I’ve been working with some of our hotel leader recently on the development of new Food & Beverage concepts and along the way, I’ve coined the 5 C’s of concept development, in particular, as a template for preparing high level pitch documents for a new concept. If you have an idea for a new concept and want to effectively pitch it to your stakeholders, start with the 5 C’s:
1. The Catalyst
Why is the new concept a business priority? What internal or external factors are creating the catalyst for a new concept or approach? This could be declines in revenues and profits of existing offerings, the entry of new competitors into the market or the evolution of customer or guest expectations. It is essential when pitching an idea, to Start with Why and make sure you paint a clear picture of the business imperative.
2. The Customer
Too many hospitality operators, particularly restaurants and bars, try too hard to be something for everyone that they end up becoming nothing to anyone because they deliver a generic, bland and vanilla experience in attempt to offer something that appeals to everyone. When designing a new hospitality concept, it is critical to start by defining who your customer is and then designing every element of the concept & experience with that particular customer in mind.
Doing a deep dive into your existing customers is a place to start. Use as much data as you have available to build a profile of your customers based on their demographics, psychographics, prior behaviors and their feedback data. Identify the particular subset of your current customers that you want to target based on the size of the market, their propensity to be attracted to your concept and based on the customer segment that you feel is most underserved by the market currently. This is where the 3rd C comes in.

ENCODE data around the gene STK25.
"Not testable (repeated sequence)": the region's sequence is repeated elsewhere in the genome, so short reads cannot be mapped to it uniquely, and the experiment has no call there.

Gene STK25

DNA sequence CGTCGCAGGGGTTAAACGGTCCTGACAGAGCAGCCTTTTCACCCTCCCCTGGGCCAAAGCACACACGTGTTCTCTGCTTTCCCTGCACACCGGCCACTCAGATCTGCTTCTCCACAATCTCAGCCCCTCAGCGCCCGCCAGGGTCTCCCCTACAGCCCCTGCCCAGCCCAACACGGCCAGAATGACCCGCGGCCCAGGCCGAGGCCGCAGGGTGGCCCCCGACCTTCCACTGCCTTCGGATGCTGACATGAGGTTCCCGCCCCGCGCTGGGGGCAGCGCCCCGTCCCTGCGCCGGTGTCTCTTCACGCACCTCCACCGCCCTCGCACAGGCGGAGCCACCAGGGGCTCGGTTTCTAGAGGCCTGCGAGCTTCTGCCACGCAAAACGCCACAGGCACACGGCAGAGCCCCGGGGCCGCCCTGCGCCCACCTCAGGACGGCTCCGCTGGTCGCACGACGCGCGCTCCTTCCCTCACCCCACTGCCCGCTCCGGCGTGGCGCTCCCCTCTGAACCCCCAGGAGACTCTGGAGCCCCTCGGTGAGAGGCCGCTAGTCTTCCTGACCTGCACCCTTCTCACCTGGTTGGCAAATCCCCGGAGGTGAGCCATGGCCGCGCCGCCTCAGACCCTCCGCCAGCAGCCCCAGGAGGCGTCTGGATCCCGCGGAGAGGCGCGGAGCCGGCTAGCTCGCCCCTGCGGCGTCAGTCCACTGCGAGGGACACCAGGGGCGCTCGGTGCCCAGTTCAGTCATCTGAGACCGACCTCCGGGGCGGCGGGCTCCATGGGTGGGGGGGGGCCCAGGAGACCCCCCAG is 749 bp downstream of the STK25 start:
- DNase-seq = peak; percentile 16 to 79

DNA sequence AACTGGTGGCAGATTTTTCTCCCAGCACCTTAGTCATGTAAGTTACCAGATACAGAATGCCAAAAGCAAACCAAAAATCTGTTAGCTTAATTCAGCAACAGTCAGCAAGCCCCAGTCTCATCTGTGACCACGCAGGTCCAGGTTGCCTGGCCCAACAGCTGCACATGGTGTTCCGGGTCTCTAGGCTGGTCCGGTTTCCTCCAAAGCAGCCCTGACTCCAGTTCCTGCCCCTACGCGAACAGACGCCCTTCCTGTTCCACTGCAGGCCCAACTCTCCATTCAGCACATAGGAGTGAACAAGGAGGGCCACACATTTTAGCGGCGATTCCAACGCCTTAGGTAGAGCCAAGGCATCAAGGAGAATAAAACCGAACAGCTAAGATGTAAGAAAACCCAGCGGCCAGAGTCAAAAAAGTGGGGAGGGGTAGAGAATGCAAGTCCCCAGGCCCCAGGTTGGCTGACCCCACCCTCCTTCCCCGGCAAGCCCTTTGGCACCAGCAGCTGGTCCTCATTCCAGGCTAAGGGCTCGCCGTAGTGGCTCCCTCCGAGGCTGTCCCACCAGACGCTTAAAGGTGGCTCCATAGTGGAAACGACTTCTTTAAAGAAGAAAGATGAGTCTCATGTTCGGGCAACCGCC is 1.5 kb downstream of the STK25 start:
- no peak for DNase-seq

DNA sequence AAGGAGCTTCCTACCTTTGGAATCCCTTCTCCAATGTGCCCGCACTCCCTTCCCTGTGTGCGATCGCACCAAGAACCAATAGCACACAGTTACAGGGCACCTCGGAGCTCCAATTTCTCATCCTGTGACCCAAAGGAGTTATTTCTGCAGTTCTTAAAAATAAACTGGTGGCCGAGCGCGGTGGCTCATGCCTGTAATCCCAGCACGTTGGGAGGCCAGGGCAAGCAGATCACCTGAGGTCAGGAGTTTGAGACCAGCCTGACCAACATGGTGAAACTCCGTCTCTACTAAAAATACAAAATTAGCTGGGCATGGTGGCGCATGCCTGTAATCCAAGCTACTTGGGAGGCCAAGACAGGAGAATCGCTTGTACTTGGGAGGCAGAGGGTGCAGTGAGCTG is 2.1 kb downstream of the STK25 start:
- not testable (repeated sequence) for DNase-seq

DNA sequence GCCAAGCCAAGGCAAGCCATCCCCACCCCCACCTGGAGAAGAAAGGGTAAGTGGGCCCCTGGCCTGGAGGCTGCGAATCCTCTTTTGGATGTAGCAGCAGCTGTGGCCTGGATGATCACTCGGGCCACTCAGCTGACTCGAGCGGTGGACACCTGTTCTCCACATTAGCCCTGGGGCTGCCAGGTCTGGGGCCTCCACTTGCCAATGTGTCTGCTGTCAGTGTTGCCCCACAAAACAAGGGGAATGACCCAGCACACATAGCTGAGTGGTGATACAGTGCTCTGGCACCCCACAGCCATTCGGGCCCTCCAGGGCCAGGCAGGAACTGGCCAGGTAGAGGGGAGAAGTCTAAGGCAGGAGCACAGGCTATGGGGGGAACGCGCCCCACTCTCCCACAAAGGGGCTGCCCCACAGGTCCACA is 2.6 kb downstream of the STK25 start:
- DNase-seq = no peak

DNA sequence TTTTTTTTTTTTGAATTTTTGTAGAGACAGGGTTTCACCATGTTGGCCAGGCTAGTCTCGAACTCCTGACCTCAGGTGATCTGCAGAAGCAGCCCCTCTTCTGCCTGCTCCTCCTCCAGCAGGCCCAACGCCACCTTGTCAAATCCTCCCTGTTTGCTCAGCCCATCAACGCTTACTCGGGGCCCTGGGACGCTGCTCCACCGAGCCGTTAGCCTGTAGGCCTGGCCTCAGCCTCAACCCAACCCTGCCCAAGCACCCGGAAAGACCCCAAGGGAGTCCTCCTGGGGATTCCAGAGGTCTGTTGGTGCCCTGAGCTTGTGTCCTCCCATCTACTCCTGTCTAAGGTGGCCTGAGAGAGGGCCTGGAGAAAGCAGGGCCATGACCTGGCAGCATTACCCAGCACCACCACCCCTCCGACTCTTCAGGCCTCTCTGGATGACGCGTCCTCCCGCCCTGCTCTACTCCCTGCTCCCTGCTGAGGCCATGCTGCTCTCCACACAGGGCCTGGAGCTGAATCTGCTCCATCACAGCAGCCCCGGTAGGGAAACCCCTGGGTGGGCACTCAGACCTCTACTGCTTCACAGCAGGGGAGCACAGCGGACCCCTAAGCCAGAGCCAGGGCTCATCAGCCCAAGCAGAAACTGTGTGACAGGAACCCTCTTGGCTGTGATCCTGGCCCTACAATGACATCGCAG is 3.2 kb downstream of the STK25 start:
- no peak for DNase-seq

3. The Competitors
In any business, there are only really two ways to sustain a competitive advantage. The first is to differentiate yourself in the market, and the second is to compete on price. In a world of identical competitors and the commoditization of many parts of our industry, you need to ensure you differentiate yourself from your competitors to avoid finding yourself in a “race to the bottom” on price. So a critical component of developing a new hospitality concept is to analyse you competitors, with specific consideration to your target customer.
Make sure you look at your direct and in-direct competitors. For example, in the case of developing a new restaurant concept for a hotel, it is natural to focus on neighboring restaurants however; it is equally as important to consider other choices that your target customer has. E.g. restaurant delivery services like Deliveroo or UberEats, the convenience story on the corner that offers a coffee and a muffin for $4.00 or the corporate canteen offering your corporate guests complimentary meals in their office.. Consider all of the options your competitors have & identify the gap or where they are currently underserved – this is where there is opportunity to differentiate.
4. The Concept
So now you have a clear view of the business drivers for a new concept, a good understanding about your target customer and an in depth understanding of the competitive landscape, it is time for the tough (but fun) part – coming up with the concept.
Exploring the creative process of developing a new hospitality concept is a whole other process. I’ll explain my process in a future post..
5. The Commercials
Finally, once you have crafted out the elements of your new concept in detail, the final step is to develop the commercial business case for change. This includes modeling the revenues of the new concept and mapping out the cost base of the new concept in order to develop a profit forecast over a period of 3-5 years. The additional profit generated from the new concept (compared to the profits if you did nothing) then need to be assessed against the investment you are seeking to implement your new concept.
So there you have it - the 5 C’s of pitching a new concept – think of them as the 5 high level stages of preparing to pitch a new concept idea to your stakeholders.